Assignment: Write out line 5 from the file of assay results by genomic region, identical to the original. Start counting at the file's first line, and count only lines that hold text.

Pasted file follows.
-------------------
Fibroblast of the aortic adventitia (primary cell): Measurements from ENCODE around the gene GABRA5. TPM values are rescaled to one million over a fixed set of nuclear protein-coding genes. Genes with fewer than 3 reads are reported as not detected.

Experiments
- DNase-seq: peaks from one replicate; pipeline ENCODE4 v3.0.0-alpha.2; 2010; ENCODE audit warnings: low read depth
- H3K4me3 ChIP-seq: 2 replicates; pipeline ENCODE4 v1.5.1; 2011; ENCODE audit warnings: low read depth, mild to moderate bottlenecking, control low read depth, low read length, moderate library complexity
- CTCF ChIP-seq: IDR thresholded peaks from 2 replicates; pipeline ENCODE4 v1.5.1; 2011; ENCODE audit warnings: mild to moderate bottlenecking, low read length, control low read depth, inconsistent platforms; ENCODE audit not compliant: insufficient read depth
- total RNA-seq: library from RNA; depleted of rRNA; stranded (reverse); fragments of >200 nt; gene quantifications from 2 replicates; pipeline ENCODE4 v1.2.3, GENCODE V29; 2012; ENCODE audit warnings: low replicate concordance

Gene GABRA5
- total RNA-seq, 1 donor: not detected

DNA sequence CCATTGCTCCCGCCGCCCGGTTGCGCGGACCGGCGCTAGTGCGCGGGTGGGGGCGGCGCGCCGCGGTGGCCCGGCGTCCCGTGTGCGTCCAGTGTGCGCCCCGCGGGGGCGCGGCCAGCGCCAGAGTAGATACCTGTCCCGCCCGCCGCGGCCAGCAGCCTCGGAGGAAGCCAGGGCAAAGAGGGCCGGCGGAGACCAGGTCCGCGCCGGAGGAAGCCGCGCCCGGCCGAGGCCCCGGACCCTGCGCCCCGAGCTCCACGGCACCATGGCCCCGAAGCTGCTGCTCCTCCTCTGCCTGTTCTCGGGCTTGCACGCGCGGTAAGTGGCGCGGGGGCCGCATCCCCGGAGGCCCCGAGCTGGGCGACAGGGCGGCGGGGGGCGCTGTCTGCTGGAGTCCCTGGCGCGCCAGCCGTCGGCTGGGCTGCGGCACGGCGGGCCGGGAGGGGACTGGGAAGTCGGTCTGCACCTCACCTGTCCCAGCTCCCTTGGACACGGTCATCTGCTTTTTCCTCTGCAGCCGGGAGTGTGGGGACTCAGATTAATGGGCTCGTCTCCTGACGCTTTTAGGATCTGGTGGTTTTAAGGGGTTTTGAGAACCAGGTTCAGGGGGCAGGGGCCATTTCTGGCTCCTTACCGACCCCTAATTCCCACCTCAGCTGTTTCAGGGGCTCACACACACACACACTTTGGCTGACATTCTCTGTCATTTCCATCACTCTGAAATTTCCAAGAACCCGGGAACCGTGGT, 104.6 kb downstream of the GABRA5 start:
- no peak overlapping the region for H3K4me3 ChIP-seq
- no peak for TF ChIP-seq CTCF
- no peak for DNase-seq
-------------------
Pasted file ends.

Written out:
- CTCF ChIP-seq: IDR thresholded peaks from 2 replicates; pipeline ENCODE4 v1.5.1; 2011; ENCODE audit warnings: mild to moderate bottlenecking, low read length, control low read depth, inconsistent platforms; ENCODE audit not compliant: insufficient read depth